• Consuming alcohol in settings where it is hazardous to do so, such as drinking and driving
  • Continuously consuming beer, wine, or liquor despite the onset of persistent problems that are a direct result of alcohol consumption

Physical symptoms:

  • Development of tolerance, which is the need to consume greater amounts of alcohol in order to experience the desired effects
  • Flushed skin
  • Involuntary rapid eye movement
  • Development of dependence, which is the body’s need to have alcohol in order to continue functioning
  • Lack of coordination

Cognitive symptoms:

  • Decreased ability to use appropriate decision-making skills
  • Powerful, all-consuming cravings for alcohol
  • Memory loss
  • Decreased ability to reason and use sound judgment
  • Suicidal ideation
  • Inability to sustain attention
  • Cognitive impairment

Psychosocial symptoms:

  • Agitation
  • Irritability
  • Hostility
  • Significant changes in mood and temperament
  • Depression
  • Anxiety

Effects

Effects of alcohol addiction

A problem with alcohol abuse can cause significant problems for one’s physical health and wellbeing. Some examples of these effects can include the following:

  • Kidney disease
  • Brain damage
  • Weakened immune system
  • Liver disease
  • Heart disease

However, physical problems are not the only detriments that can develop in the face of alcohol abuse or addiction. Almost all areas of an individual’s life can be severely impacted by a substance use disorder of this kind, leading to the development of the following consequences:

  • Loss of child custody
  • Interaction with law enforcement
  • Decline in occupational performance, potentially leading to demotion or job loss
  • Financial difficulties
  • Demise of marriages or partnerships
  • Decline in academic performance, potentially resulting in suspension, expulsion, or academic failure
  • Social isolation, resulting in deteriorated friendships and struggles within other important relationships

Co-Occurring Disorders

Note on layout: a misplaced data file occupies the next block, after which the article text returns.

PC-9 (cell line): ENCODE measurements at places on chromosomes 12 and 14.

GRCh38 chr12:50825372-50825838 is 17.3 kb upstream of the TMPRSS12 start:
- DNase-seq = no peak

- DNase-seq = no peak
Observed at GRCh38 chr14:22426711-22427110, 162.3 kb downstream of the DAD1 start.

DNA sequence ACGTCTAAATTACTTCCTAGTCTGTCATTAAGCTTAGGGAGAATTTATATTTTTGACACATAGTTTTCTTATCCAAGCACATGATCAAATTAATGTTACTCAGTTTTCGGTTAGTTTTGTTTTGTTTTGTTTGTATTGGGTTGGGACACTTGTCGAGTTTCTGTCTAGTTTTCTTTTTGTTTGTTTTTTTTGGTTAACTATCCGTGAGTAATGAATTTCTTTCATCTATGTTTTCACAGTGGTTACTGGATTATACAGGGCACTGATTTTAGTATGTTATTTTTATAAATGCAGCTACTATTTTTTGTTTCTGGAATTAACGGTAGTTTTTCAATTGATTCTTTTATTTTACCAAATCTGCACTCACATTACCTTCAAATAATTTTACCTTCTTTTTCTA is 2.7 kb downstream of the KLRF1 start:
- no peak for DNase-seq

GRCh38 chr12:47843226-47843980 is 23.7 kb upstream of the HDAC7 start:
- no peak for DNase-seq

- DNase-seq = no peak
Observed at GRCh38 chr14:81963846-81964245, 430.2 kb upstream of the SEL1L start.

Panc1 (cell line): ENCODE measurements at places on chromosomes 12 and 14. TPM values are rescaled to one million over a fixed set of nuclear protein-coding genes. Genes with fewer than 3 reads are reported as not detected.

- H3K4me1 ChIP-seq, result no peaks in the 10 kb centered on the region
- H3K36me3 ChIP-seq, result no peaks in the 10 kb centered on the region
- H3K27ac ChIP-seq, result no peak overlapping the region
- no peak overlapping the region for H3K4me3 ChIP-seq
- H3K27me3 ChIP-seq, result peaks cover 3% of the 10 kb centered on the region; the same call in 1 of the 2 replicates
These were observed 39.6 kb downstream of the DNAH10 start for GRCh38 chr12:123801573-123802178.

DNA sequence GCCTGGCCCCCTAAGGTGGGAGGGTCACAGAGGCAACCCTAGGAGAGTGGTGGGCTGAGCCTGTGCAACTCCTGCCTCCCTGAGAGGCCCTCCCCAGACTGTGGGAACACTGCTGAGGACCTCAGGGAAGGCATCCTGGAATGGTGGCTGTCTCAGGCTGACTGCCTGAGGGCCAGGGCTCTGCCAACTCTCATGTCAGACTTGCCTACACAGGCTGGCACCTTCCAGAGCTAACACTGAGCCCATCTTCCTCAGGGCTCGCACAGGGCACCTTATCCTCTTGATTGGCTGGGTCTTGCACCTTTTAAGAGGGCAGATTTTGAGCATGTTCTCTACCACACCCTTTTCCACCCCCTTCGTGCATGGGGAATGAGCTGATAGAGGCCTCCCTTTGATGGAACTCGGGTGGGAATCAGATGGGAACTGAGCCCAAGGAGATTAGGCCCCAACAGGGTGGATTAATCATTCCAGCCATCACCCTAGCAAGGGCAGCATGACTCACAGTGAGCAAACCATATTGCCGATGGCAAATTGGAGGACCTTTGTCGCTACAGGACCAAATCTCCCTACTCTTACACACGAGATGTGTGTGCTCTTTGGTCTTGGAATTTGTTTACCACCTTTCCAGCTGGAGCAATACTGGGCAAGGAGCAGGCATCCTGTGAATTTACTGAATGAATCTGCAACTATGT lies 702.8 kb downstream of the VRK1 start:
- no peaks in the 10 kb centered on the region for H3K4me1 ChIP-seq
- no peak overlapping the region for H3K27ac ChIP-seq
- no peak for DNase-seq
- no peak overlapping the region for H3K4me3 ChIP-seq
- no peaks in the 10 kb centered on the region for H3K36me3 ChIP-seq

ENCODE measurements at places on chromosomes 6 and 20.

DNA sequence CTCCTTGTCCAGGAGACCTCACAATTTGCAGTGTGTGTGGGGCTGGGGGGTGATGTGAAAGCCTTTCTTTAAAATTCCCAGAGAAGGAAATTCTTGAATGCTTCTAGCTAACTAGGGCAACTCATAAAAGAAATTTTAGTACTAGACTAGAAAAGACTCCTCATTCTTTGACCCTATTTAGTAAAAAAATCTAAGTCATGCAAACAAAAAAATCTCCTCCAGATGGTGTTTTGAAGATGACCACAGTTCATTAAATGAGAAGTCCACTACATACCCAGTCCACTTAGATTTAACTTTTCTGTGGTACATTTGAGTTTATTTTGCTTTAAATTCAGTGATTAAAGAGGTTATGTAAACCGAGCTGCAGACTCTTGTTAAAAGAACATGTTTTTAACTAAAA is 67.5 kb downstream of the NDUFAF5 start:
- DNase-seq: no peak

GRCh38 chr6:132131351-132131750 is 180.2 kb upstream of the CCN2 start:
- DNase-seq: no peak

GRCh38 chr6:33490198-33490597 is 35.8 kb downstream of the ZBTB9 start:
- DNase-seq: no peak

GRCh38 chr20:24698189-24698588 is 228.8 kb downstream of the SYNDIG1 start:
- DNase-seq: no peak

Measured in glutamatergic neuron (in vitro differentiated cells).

Alcohol addiction and co-occurring disorders

It is common for individuals who are struggling with alcohol abuse or addiction to also grapple with symptoms of other mental health problems. Examples of disorders that can co-occur alongside of alcohol use disorder can include:

  • Anxiety disorders
  • Depressive disorders
  • Schizophrenia
  • Antisocial personality disorder
  • Bipolar disorder
  • Posttraumatic stress disorder (PTSD)
  • Other substance use disorders

Withdrawal and Overdose

Alcohol withdrawal and overdose

Effects of alcohol withdrawal: When someone has been trapped within a pattern of abusing alcohol for a long period of time, he or she will likely suffer a period of withdrawal when alcohol use ends. This process can be painful and dangerous at times, which it why it is imperative for individuals to experience the process under the close supervision of professionals. Some of the signs and effects of alcohol withdrawal might include, but are not limited to, the following:

  • Hallucinations
  • Insomnia
  • Seizures
  • Pulse rate exceeding 100 beats per minute
  • Vomiting
  • Excessive sweating
  • Hand tremors
  • Heightened feelings of anxiety
  • Nausea
  • Psychomotor agitation
  • Intense cravings for alcohol

Effects of alcohol overdose: Commonly known as alcohol poisoning, an overdose on alcohol can be deadly. An overdose will occur when an individual consumes more beer, liquor, or wine than his or her body can process, and it should be viewed as a medical emergency. Signs that someone has experienced an alcohol overdose can include the following:

  • Delayed response to stimuli
  • Loss of consciousness
  • Seizures
  • Confusion
  • Labored breathing
  • Slurred or incoherent speech
  • Clammy skin
  • Violent vomiting
  • Skin developing a bluish tint
  • Disorientation

What our clients are saying

My alcoholism got to the point where it was destroying my personal, professional, and familial life. That was when I had enough and sought treatment at Huntington Creek. Thanks to them, I am now 10 years sober!

– Former Patient